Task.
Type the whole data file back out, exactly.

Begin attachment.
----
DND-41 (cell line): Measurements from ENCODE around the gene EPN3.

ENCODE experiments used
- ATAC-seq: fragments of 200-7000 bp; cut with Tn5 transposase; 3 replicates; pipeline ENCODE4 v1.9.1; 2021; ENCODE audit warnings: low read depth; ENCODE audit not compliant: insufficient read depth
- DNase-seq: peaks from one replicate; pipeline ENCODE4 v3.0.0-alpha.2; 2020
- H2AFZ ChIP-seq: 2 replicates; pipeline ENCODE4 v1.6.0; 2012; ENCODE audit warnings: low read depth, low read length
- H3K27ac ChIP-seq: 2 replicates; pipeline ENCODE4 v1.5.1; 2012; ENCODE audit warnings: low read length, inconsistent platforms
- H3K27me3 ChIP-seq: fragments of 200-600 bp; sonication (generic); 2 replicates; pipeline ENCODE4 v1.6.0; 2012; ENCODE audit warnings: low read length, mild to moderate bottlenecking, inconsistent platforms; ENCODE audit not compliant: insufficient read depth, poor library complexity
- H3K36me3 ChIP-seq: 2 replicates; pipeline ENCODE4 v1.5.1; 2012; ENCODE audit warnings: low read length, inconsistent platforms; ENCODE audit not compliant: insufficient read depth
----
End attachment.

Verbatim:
DND-41 (cell line): Measurements from ENCODE around the gene EPN3.

ENCODE experiments used
- ATAC-seq: fragments of 200-7000 bp; cut with Tn5 transposase; 3 replicates; pipeline ENCODE4 v1.9.1; 2021; ENCODE audit warnings: low read depth; ENCODE audit not compliant: insufficient read depth
- DNase-seq: peaks from one replicate; pipeline ENCODE4 v3.0.0-alpha.2; 2020
- H2AFZ ChIP-seq: 2 replicates; pipeline ENCODE4 v1.6.0; 2012; ENCODE audit warnings: low read depth, low read length
- H3K27ac ChIP-seq: 2 replicates; pipeline ENCODE4 v1.5.1; 2012; ENCODE audit warnings: low read length, inconsistent platforms
- H3K27me3 ChIP-seq: fragments of 200-600 bp; sonication (generic); 2 replicates; pipeline ENCODE4 v1.6.0; 2012; ENCODE audit warnings: low read length, mild to moderate bottlenecking, inconsistent platforms; ENCODE audit not compliant: insufficient read depth, poor library complexity
- H3K36me3 ChIP-seq: 2 replicates; pipeline ENCODE4 v1.5.1; 2012; ENCODE audit warnings: low read length, inconsistent platforms; ENCODE audit not compliant: insufficient read depth